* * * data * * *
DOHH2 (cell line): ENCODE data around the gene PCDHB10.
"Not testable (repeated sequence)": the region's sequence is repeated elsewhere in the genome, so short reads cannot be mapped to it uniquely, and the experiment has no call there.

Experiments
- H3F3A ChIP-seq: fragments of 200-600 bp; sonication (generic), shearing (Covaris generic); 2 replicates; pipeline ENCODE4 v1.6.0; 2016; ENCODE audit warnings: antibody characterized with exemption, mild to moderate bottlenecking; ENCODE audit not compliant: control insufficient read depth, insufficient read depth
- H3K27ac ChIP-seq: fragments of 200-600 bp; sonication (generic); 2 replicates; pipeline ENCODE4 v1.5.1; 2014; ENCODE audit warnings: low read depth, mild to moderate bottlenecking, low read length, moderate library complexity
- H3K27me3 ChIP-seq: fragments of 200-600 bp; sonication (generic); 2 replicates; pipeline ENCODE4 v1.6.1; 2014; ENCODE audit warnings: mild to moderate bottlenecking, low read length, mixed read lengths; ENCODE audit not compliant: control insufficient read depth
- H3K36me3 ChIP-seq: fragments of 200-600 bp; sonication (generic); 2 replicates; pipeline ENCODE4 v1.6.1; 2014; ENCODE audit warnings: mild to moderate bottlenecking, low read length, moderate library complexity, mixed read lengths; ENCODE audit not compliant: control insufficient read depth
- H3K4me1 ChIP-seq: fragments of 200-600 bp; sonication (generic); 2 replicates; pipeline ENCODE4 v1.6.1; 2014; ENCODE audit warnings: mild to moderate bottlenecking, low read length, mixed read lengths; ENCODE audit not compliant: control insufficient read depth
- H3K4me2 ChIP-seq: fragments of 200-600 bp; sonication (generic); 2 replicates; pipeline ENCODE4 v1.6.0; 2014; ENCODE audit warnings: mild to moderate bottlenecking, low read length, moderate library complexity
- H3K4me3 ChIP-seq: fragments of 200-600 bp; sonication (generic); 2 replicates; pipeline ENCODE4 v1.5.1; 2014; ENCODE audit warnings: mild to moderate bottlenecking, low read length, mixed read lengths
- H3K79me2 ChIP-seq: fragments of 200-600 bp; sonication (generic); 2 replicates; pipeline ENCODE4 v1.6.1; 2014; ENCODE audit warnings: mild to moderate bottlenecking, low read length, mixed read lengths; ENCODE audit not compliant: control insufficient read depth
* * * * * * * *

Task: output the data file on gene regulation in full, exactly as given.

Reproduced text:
DOHH2 (cell line): ENCODE data around the gene PCDHB10.
"Not testable (repeated sequence)": the region's sequence is repeated elsewhere in the genome, so short reads cannot be mapped to it uniquely, and the experiment has no call there.

Experiments
- H3F3A ChIP-seq: fragments of 200-600 bp; sonication (generic), shearing (Covaris generic); 2 replicates; pipeline ENCODE4 v1.6.0; 2016; ENCODE audit warnings: antibody characterized with exemption, mild to moderate bottlenecking; ENCODE audit not compliant: control insufficient read depth, insufficient read depth
- H3K27ac ChIP-seq: fragments of 200-600 bp; sonication (generic); 2 replicates; pipeline ENCODE4 v1.5.1; 2014; ENCODE audit warnings: low read depth, mild to moderate bottlenecking, low read length, moderate library complexity
- H3K27me3 ChIP-seq: fragments of 200-600 bp; sonication (generic); 2 replicates; pipeline ENCODE4 v1.6.1; 2014; ENCODE audit warnings: mild to moderate bottlenecking, low read length, mixed read lengths; ENCODE audit not compliant: control insufficient read depth
- H3K36me3 ChIP-seq: fragments of 200-600 bp; sonication (generic); 2 replicates; pipeline ENCODE4 v1.6.1; 2014; ENCODE audit warnings: mild to moderate bottlenecking, low read length, moderate library complexity, mixed read lengths; ENCODE audit not compliant: control insufficient read depth
- H3K4me1 ChIP-seq: fragments of 200-600 bp; sonication (generic); 2 replicates; pipeline ENCODE4 v1.6.1; 2014; ENCODE audit warnings: mild to moderate bottlenecking, low read length, mixed read lengths; ENCODE audit not compliant: control insufficient read depth
- H3K4me2 ChIP-seq: fragments of 200-600 bp; sonication (generic); 2 replicates; pipeline ENCODE4 v1.6.0; 2014; ENCODE audit warnings: mild to moderate bottlenecking, low read length, moderate library complexity
- H3K4me3 ChIP-seq: fragments of 200-600 bp; sonication (generic); 2 replicates; pipeline ENCODE4 v1.5.1; 2014; ENCODE audit warnings: mild to moderate bottlenecking, low read length, mixed read lengths
- H3K79me2 ChIP-seq: fragments of 200-600 bp; sonication (generic); 2 replicates; pipeline ENCODE4 v1.6.1; 2014; ENCODE audit warnings: mild to moderate bottlenecking, low read length, mixed read lengths; ENCODE audit not compliant: control insufficient read depth